India was one of the first countries to congratulate Ibrahim “Ibu” Mohammed Solih for his victory in Sunday’s epic presidential elections in the Maldives, even before the Election Commission had officially declared the results, underscoring the importance that the tiny Indian Ocean nation holds for New Delhi.
The turnout as officially announced by the Maldives election body tells it own story. Not only did 89.2 per cent of Maldivians vote, reflecting the people’s overwhelming desire for change, the EC’s results showed Mr Solih garnered 134,616 votes to Abdulla Yameen’s 96,132 votes, an unassailable margin of some 38,484 votes, with the EC forced to extend voting by four hours because of the turnout.
The incoming President, a joint Opposition candidate, was backed by two former Presidents, one in exile, the other in jail and an influential third force in the Jamhury Party, reflecting the high stakes the Opposition parties had in removing the incumbent, who had steadily subverted every institution from the election body itself to the judiciary and police, ruling through fiat, fear and intimidation.
The outgoing President conceded defeat, saying he accepted the “people’s decision”. But until he formally met Mr Solih, and promised a smooth handover by mid-November, when he demits office, few believed that the election wouldn’t be stolen from under the Opposition’s nose and returned to the one-party-one-man rule that was the norm until Mohammed Nasheed and his Maldivian Democratic Party won the first free polls of 2008. Most observers expected Mr Yameen to reimpose his writ on the island nation by conjuring up fresh coup threats and mobilising the Army, which had on his orders stormed the Supreme Court in February to hold off on his impeachment. However, faced with the crushing turn of Sunday’s polls, the Army stayed neutral, which is exactly what former President Nasheed’s MDP, fronted by Mr Solih, hoped for. But November 17 is still eight weeks away, and the challenge before Mr Solih in the coming months will be to ensure all government institutions revert to their pre-Yameen impartiality, with Mr Solih himself impressing on the need for a return to true democracy.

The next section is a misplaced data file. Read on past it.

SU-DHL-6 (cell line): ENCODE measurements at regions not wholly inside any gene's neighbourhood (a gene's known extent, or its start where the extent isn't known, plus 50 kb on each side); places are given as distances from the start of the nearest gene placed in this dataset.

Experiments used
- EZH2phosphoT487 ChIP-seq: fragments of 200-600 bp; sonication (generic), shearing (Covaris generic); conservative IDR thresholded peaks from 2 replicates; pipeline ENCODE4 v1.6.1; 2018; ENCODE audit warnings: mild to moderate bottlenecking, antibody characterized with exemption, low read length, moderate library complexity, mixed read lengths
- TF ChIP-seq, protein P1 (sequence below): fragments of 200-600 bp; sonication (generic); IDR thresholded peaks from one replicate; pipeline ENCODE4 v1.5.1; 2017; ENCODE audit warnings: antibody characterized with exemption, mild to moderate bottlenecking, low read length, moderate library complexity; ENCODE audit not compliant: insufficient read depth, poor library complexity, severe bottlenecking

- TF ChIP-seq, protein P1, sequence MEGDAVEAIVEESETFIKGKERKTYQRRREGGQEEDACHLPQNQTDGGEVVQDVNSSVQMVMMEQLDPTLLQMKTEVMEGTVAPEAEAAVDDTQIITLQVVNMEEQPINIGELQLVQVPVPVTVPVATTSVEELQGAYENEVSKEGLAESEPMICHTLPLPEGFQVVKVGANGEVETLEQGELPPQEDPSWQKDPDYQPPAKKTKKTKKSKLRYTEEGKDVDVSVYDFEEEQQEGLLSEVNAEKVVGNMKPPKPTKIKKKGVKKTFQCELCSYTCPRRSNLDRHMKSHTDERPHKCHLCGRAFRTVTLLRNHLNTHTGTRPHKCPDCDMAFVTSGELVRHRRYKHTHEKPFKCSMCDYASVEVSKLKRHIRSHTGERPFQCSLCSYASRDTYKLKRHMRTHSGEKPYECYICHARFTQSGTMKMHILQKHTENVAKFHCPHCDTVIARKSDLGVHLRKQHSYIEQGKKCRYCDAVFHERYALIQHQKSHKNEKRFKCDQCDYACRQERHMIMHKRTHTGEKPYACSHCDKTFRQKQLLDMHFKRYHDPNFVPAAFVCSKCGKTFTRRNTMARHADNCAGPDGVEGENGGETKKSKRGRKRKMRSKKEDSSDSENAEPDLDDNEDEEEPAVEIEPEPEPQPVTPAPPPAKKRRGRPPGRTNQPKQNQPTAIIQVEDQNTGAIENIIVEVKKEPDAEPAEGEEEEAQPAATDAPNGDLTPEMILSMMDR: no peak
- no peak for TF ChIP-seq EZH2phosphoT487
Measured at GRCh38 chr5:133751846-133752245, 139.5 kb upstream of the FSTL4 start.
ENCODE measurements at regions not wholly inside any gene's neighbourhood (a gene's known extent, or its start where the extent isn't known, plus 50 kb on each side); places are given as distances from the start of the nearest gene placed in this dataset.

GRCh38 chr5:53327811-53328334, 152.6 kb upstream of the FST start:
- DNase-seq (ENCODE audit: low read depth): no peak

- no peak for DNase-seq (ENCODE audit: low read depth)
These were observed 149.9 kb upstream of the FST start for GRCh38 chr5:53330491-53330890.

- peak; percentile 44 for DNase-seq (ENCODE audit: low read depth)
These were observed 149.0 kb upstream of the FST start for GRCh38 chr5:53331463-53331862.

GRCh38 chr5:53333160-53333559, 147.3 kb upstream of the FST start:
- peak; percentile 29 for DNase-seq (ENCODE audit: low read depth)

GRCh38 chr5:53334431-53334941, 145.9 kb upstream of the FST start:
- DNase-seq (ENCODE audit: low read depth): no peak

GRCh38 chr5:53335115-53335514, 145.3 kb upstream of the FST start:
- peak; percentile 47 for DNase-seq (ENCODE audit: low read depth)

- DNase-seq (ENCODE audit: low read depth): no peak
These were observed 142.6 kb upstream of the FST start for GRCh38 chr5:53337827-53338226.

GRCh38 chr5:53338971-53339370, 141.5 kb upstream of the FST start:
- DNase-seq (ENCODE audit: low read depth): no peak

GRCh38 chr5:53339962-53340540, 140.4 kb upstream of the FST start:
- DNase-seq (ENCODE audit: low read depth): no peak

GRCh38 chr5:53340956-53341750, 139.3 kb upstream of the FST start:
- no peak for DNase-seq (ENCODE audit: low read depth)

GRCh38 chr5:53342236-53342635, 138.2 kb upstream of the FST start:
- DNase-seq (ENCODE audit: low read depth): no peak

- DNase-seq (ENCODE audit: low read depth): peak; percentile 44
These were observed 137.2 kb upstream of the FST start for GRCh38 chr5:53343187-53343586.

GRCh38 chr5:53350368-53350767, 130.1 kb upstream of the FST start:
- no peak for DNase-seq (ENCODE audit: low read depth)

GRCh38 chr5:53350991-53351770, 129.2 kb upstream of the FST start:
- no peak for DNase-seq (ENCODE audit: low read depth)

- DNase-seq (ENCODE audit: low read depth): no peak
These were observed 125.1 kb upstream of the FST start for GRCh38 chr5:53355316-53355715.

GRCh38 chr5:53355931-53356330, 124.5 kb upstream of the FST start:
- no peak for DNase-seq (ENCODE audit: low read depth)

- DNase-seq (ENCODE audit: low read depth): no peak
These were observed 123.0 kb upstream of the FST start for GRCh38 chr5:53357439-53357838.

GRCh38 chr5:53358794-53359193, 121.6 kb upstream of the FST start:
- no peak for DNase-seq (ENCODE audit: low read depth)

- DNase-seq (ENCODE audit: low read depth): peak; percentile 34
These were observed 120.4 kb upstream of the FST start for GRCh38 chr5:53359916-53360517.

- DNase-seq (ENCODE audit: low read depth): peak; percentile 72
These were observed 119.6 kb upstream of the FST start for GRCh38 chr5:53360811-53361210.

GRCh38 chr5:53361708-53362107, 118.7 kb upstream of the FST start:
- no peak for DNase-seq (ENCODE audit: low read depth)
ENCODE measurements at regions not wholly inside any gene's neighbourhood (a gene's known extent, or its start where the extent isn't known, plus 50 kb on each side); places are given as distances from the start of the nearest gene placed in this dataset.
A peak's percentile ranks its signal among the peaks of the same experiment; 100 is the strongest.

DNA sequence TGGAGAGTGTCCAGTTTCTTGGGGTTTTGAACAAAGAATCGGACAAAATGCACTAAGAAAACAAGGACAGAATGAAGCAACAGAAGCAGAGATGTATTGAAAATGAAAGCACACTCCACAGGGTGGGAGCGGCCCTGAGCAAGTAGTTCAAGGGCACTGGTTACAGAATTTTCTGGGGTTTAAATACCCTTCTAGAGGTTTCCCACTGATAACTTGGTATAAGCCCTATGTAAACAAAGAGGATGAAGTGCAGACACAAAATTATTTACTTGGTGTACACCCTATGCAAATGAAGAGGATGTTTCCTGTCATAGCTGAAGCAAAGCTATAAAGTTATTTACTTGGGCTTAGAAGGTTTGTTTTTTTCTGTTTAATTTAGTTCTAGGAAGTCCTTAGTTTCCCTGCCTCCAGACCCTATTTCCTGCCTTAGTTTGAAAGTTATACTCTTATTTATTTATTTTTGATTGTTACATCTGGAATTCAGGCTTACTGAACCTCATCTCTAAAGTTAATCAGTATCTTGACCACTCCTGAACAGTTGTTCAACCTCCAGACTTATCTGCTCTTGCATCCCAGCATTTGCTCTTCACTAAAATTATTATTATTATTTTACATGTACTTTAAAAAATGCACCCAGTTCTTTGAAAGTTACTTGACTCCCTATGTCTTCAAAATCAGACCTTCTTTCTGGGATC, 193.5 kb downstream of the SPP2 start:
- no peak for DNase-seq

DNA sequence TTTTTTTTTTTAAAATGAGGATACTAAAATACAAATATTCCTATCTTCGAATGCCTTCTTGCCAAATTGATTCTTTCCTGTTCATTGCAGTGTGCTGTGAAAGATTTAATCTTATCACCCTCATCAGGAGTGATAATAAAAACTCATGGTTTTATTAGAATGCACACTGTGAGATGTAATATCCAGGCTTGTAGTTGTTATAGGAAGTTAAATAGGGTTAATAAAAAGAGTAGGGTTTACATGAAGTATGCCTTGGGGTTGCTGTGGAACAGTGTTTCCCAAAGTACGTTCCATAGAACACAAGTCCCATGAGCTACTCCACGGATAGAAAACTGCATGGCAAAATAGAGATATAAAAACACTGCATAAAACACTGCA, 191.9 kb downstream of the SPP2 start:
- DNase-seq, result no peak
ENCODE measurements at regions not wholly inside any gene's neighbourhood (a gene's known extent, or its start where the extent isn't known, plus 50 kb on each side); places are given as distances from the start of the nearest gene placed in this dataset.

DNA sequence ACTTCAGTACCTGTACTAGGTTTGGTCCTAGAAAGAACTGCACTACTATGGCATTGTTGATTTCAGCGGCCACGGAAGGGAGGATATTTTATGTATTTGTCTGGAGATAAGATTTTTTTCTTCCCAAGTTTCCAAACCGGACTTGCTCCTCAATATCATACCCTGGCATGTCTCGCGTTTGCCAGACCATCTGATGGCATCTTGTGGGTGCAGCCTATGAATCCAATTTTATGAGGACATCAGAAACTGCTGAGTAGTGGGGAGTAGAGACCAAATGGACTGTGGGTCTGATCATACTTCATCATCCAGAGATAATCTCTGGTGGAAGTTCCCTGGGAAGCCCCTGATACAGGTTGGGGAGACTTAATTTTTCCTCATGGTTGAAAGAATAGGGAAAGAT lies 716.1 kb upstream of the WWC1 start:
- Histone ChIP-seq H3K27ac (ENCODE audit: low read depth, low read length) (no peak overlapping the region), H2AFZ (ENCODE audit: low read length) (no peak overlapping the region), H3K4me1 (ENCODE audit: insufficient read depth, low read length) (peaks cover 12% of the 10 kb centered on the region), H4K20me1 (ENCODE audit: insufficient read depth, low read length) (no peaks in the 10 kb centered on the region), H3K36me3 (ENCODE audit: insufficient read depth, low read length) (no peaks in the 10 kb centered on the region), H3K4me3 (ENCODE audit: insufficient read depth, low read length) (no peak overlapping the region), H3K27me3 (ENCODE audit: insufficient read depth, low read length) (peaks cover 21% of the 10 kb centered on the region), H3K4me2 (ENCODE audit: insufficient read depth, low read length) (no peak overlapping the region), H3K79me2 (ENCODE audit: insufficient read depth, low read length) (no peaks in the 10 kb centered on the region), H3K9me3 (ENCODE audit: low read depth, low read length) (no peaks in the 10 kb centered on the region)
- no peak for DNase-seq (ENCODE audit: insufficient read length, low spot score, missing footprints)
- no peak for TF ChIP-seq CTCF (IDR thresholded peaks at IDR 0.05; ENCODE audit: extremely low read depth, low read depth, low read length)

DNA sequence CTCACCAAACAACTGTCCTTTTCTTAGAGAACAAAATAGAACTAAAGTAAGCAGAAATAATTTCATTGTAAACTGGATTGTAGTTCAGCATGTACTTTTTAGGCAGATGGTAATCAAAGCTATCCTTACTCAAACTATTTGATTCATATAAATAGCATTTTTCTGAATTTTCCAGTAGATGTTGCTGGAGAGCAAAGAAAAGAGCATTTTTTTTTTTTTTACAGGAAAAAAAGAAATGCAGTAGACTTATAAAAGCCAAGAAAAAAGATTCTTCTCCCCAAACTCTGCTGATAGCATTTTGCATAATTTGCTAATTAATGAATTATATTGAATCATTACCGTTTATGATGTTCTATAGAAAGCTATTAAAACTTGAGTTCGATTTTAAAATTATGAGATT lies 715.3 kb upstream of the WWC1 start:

The challenge ahead for the incoming administration, once in office, will be to navigate the India-China shoals and counterbalance the two Asian rivals. Mr Yameen has virtually locked his nation into China’s suffocating grip, with the potential for Male to renege on debt servicing of the million-dollar newly renamed Sinamale bridge project extremely high. China must wonder whether the Maldives will take the Malaysia route, and like President Mahathir Mohamed scrap joint projects.
For India, it is imperative to make up for lost time, and capitalise on these election results as the first step in re-integrating the Maldives back into its strategic sphere, but in a partnership of equals.